First, kudos to my friends at Union Square Ventures. They are great investors, great people and provide awesome support for their companies.
Their recent fund announcement was particularly interesting to me as we discuss this issue at IA Ventures all the time: how to reconcile being a seed/early stage fund focused on extreme returns, while benefiting from all the hard work we do with our companies to help them evolve from Powerpoint to profitability?
One could argue that being first money-in is a great place to be in a winner, even if you get diluted down sharply over time. But I personally believe (as do my colleagues) that there is a point on the efficient frontier of risk/return that is better than the invest-early-but-don’t-follow-on approach of some funds.
We have been trying to come to terms with this conflict, and I think USV’s move is astute and pushes them towards the optimal point on the efficient frontier without changing the character of their investing or putting their LPs in an uncomfortable position. It might be among the best win/wins I’ve seen in the money management business in quite some time.
Here is my take:
Being a seed stage investor is a high-risk/high-reward business, and for those companies that make it through the start-up challenges to become a successful, growing company, the original seed investor should be able to benefit from its original risk-taking by providing next-stage capital. Problem is, even with substantial reserves, it is very hard for early-stage funds to continue financing super-performing companies because the capital required for scaling is often massive.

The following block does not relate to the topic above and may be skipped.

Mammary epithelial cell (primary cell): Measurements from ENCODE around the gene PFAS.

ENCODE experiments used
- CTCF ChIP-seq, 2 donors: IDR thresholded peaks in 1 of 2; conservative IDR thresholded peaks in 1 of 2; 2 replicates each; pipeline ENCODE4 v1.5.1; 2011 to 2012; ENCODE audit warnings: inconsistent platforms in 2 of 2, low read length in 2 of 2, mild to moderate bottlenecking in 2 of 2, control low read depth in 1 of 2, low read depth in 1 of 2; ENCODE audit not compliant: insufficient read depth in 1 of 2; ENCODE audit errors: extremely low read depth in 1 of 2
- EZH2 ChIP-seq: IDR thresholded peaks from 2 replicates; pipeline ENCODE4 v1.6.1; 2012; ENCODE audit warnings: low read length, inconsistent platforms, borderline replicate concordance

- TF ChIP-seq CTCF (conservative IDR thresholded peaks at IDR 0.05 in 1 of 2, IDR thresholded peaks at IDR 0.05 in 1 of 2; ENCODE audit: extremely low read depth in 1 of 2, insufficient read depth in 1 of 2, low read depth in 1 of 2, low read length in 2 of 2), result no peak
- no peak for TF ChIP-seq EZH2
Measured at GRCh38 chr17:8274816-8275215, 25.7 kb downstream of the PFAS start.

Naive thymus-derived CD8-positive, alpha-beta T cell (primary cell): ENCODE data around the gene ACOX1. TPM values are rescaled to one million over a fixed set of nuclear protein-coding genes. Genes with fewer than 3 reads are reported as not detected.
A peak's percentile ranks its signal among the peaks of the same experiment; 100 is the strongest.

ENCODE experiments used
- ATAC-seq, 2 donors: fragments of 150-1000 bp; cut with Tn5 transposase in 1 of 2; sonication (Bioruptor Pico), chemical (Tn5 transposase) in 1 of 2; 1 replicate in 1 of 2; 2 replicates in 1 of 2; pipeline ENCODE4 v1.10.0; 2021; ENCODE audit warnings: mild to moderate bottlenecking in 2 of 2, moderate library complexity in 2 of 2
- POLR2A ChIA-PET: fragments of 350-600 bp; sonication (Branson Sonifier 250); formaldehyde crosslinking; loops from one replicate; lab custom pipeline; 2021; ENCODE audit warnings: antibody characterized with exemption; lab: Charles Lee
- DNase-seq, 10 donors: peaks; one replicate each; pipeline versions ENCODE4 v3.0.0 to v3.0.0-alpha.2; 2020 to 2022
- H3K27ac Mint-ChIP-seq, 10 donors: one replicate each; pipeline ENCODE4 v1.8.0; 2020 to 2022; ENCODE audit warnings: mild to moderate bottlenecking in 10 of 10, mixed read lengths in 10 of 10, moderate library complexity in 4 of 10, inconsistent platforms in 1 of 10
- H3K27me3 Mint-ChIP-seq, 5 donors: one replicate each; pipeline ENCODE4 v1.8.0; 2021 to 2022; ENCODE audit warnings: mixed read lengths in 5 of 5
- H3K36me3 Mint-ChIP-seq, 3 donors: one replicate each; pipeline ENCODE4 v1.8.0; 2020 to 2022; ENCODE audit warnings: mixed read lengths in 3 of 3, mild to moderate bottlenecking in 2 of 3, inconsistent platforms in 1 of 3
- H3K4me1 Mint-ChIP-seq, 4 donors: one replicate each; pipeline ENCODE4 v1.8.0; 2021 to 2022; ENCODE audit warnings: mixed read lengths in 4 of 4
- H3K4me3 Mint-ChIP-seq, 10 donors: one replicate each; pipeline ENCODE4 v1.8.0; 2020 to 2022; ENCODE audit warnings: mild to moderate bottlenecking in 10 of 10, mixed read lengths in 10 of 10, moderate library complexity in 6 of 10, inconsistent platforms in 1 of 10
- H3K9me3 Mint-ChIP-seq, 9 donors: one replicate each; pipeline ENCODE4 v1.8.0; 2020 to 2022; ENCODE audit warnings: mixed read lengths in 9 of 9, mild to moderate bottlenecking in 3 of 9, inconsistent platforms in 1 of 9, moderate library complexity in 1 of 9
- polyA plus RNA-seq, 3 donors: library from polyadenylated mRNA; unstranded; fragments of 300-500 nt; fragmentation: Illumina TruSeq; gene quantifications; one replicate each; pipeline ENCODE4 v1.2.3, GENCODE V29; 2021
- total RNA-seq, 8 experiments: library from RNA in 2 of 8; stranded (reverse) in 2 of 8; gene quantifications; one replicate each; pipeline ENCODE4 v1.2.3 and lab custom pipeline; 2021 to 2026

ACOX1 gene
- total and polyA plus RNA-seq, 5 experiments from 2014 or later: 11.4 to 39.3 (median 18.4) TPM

This assumes, of course, a focused and disciplined fund like USV/Foundry/True (or IA Ventures, for that matter), which doesn’t want its early-stage vehicle to grow too large because of a laser focus on returns. The target return multiple and character of risk posed by Series C/D/E investments is radically different than that of seed/Series A/B rounds, and requires a different mind-set. But given the deep knowledge of the early-stage investor in the business and prospects of a break-out investment, doesn’t it stand to reason that they would have good information and relationship with management to warrant later-stage investment?
I think the way USV did this was especially smart. Bring in a different partner to manage the later-stage activity, protecting the early-stage team from getting distracted on what is a fundamentally different investment process and proposition. Source capital from your current group of investors to avoid potential conflicts. And by all means, create the fund in response to and in conjunction with investors who have supported and reaped the benefits of your early-stage success, and would like to re-up for additional amounts in the same stable of companies originally backed. This stage diversification makes tremendous sense for many LPs, especially since the original investment in USV is an investment in the people and the approach, similar to the way USV looks at its own early-stage investments.
I will be watching USV’s management of this new vehicle with great interest. I think they’re on to something, something all early-stage investors might want to consider in how they structure their funds – and their investment approach.
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